Walk #316: Lulworth Cove to Wyke Regis
Map of the walk
Maps courtesy of Google Maps. Route for indicative purposes only, and may have been plotted after the walk. Please let me have comments on what you think of this new format. For a detailed table of timings for this walk, please see the table file.
The day started off very badly, but like most things it could have been far worse. Before we left the campsite Sam went outside to fill the water tank that resides under the seats in the rear of the van, and after about a minute I heard her tap on the window and ask me to come out. She had switched the water off as she had seen water pouring out from under the van. I went back into the van and removed the cushions from above the water tank to find the floor underneath flooded. I quickly checked the compartment beside it in which I store the computer, and this too was flooded. I moved the computer, which was fortunately raised off the floor level slightly, and set out working what had gone wrong. I soon found out that the water filer pipe, which is a corrugated plastic pipe an inch in diameter, had split halfway around, and had allowed water to leak before it reached the tank. Thanks to Sam paying attention to what was going on not too much water leaked in, and she went off to get it fixed after she dropped me off to start the walk.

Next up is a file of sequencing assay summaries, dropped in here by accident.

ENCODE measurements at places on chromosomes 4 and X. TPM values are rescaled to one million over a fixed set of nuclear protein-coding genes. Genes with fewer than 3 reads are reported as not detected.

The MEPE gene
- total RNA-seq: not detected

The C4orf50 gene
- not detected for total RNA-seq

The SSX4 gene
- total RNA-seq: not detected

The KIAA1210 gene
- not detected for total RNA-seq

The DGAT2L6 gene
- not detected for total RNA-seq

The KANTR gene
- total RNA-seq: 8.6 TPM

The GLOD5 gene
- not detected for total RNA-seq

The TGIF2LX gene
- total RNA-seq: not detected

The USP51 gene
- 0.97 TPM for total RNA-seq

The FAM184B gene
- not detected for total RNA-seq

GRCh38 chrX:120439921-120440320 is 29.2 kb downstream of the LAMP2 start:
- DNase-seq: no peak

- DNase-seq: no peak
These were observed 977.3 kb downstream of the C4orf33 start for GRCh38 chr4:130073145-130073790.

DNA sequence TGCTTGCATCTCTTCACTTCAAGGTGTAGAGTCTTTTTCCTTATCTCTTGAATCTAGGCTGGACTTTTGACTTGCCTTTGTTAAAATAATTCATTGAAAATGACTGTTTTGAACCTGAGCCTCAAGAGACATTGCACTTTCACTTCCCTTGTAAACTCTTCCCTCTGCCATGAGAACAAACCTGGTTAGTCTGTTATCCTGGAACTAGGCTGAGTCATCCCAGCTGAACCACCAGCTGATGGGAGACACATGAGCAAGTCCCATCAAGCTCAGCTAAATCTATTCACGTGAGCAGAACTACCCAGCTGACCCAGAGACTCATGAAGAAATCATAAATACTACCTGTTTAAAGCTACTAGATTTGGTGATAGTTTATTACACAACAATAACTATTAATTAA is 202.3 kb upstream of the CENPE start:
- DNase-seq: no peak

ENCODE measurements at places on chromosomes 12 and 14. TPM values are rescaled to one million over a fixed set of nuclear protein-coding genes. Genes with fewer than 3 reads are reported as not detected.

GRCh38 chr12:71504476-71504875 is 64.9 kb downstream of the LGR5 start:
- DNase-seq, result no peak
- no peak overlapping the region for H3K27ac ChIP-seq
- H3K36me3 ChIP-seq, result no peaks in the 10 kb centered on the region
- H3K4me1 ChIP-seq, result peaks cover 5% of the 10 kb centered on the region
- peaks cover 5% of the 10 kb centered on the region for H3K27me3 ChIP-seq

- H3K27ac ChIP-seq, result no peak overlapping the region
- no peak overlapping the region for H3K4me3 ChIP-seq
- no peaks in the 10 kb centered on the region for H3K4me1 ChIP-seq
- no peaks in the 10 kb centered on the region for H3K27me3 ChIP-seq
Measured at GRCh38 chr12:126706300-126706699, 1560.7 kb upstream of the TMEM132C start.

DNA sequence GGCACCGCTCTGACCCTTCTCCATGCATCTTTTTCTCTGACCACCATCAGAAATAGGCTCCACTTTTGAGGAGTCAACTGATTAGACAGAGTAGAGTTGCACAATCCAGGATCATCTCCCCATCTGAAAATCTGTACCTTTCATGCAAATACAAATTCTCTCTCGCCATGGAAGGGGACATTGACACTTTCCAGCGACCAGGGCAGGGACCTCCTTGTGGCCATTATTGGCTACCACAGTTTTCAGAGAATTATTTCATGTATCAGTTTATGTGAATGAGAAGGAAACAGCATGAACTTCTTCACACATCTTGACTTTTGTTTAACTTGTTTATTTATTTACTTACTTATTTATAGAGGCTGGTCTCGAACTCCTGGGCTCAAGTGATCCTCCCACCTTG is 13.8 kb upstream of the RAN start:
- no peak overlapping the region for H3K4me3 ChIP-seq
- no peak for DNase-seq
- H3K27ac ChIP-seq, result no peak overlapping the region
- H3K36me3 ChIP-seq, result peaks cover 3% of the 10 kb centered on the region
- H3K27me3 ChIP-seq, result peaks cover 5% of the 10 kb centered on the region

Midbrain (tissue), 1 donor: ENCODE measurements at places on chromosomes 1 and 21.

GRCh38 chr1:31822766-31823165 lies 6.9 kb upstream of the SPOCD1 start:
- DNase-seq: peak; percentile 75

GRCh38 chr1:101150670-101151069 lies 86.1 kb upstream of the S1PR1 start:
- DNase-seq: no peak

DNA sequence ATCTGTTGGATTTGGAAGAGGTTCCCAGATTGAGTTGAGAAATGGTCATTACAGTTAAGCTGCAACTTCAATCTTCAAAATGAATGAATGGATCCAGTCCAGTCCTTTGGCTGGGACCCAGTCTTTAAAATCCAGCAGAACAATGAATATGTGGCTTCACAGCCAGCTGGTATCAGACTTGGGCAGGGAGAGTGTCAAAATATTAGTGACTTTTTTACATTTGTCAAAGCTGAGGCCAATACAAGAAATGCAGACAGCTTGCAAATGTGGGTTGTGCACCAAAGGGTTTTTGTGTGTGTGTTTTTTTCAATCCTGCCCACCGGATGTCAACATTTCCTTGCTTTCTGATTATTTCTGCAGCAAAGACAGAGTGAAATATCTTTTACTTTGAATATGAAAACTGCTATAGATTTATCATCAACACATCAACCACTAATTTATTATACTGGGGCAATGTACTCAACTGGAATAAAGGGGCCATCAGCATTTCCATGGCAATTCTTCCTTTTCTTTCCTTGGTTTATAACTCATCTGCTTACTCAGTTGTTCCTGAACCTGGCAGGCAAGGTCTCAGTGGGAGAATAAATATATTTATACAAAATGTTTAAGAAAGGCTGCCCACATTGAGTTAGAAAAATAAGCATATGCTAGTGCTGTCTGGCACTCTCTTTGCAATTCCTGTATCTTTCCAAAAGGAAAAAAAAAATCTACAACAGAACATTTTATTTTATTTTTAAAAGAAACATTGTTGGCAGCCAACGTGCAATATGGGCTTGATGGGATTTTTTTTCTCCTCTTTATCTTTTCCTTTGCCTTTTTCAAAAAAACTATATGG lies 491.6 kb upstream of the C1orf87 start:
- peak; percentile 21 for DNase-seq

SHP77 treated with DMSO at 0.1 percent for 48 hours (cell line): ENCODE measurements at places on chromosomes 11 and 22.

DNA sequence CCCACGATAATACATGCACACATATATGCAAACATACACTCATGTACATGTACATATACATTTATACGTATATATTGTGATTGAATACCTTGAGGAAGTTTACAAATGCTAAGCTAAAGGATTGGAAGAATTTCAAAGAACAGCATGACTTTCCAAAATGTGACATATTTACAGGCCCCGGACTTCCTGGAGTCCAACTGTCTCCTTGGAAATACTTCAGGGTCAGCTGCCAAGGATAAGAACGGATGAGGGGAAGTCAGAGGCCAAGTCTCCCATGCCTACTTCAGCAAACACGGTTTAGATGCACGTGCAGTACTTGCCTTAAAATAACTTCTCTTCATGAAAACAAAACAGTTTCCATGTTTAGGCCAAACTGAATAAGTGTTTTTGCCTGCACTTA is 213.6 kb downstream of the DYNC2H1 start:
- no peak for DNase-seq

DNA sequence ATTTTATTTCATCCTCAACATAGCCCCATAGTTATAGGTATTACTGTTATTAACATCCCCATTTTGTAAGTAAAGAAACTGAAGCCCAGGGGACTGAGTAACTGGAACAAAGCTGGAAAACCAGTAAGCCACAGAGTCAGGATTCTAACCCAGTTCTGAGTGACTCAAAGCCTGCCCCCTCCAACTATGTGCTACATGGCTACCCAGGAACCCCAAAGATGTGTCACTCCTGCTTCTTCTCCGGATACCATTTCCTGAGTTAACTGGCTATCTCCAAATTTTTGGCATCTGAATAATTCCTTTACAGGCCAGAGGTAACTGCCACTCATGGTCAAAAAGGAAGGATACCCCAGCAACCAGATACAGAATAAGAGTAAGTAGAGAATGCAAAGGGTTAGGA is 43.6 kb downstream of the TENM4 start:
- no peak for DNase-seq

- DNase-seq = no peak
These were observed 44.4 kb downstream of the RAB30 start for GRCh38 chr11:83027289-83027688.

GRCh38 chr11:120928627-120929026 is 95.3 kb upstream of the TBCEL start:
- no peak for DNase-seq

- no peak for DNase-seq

The initial part of this walk involved some fairly stiff climbs, but I managed to power my way up all of these without having to stop for rests. This shows that hopefully my body is getting more attuned to the climbs, and this bodes well for the rest of the walk along the South West Coast Path, which promises to be very hilly. By now I am feeling fitter than I have ever done before, which I suppose is to be expected after spending such a long period walking. I am quite amazed that I have managed to walk this far without any really worrying injuries; although I get little aches and pains I have yet to have anything go wrong in a major way, and hopefully this will continue to be the case for the rest of the walk.
The scenery on this stretch of the walk was fantastic, particularly Durdle Door, which is a fantastic natural arch that I could not help but stand and look at for a few minutes. The sun was just rising, and I could position myself in a location where the sun was shining right through the arch, which was an amazing experience. A little further on at Scratchy Bottom (between Durdle Door and Swyre Head) I saw a tent, and as I approached I found a foreign couple in it. They were spending three days walking from Weymouth to Poole, and had spent the night in Scratchy Bottom - which must be a fantastic place to camp. They had obviously not seen the signs forbidding camping in the area, however, and I would probably not have seen them either if it meant being able to wake up in such a beautiful place.